And again, in the framework of the error of constants, this relationship should be maintained after the redefinition. So which of these representations is best used after the override to minimize errors? Perhaps none of these equivalents is optimal, and by combining some of these representations, you may be able to build a better one that has a smaller resultant error.
Now for the next steps of algebraic exceptions, we convert the constants found in the equivalent classes (this is possible because the second arguments are in Entity [" PhysicalConstant",. ] and in Quantity [< b> 1,. ] equated). The reason why we use entities, rather than values in subsequent calculations, is twofold: first, entities are convenient, easily readable representations; and secondly, algebraic functions (such as GroebnerBasis ) do not penetrate into the values to determine the nature of their first argument.
Then we make all identities polynomials.The last step means: (1) subtracting the left side from the right side; and (2) that no fractional powers (for example, square roots) of the constants no longer appear. Such a transformation into a polynom we carry out by finding all fractional exponents and finding the LCM (lowest common factor) of all their denominators.
Below is one of the previous equations that contains constants with fractional degrees.
After polynomialization, we arrive at polynomials of several variables in the three constants present. These polynomials must be eliminated.
The following table shows how the toPolynomial function applies to the equivalent forms shown earlier for elementary charge. After canonization, ℏ in some of the resulting polynomials become identical.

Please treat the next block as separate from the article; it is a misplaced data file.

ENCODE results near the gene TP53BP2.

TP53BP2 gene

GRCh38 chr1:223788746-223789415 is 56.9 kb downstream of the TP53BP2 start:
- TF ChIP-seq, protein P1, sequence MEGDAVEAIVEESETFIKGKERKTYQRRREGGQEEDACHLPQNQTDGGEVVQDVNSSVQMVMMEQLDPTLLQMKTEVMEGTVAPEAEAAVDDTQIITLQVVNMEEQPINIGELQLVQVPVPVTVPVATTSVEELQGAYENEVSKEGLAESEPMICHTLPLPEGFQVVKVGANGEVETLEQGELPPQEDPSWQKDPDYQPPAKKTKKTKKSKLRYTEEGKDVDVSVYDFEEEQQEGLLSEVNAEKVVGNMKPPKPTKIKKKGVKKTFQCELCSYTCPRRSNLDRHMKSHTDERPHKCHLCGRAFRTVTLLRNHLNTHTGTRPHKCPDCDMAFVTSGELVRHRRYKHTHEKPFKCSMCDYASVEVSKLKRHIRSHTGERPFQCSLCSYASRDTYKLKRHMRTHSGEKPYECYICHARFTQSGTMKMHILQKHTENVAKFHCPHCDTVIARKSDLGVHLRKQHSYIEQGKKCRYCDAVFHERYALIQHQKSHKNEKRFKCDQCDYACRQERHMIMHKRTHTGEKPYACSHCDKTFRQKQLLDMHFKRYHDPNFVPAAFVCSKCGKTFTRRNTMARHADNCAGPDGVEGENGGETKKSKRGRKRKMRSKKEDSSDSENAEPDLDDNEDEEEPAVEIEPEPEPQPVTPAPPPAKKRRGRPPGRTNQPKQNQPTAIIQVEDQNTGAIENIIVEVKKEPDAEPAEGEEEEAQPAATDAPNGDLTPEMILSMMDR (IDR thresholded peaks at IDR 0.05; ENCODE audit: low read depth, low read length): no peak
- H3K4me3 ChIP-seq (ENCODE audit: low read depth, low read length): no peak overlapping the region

Now, based on the existing physical constants (without the constants used in the definition of the new SI), we get enough equivalent forms to create a set of equations.
Below is a list of the polynomial equations obtained to express an elementary charge.
Express all errors through errors and = "https://habrastorage.org/getpro/habr/post_images/ee5/3fa/1d8/ee53fa1d8d9c909ac15708476a98ba20.png"/>. Only these two constants are enough to express the error of many physical constants. And since their errors do not depend on each other, and since errors are rather small, these two fairly well-known constants are best suited to express the optimized (in terms of errors) new version of many physical constants. And, of course, we allow all seven exact constants from the new SI; since they are exact values, their presence will not change the error.
The main work on expressing a given constant in SI constants and and will be implemented by the GroebnerBasis function. Setting the MonomialOrder - & gt; ElventionOrder is a critical step that removes all “unnecessary” physical quantities, leaving one polynomial equation with precisely defined constants and (if necessary) fine structure and Rydberg constants.
By eliminating the electron-related constants, we get .
The error of this expression arises from the member . We can define a function that removes the member causing an error.
For a more compact representation, we can define a function that returns an equivalent form, as well as old and new errors - in the form of a string.
We end the blog with a table of old and new errors for more than a dozen physical constants. This list is chosen as a representative example; other constants can be processed in the same way (this may require adding additional inaccurate constants to be preserved, such as the gravitational constant or standard model parameters).
Combining rows into a table gives the following result for the optimal representation of these constants in the new SI unit of units.
It was a table that we intended to display, and we managed to derive it. Notice the appearance of in the numerator and denominator and in such a way that the result is the ac. A similar list can be found at the bottom of the Wikipedia page on redefining SI units .
Now we can calmly expect World Metrology Day 2019 for a fundamentally better world described through fundamental constants.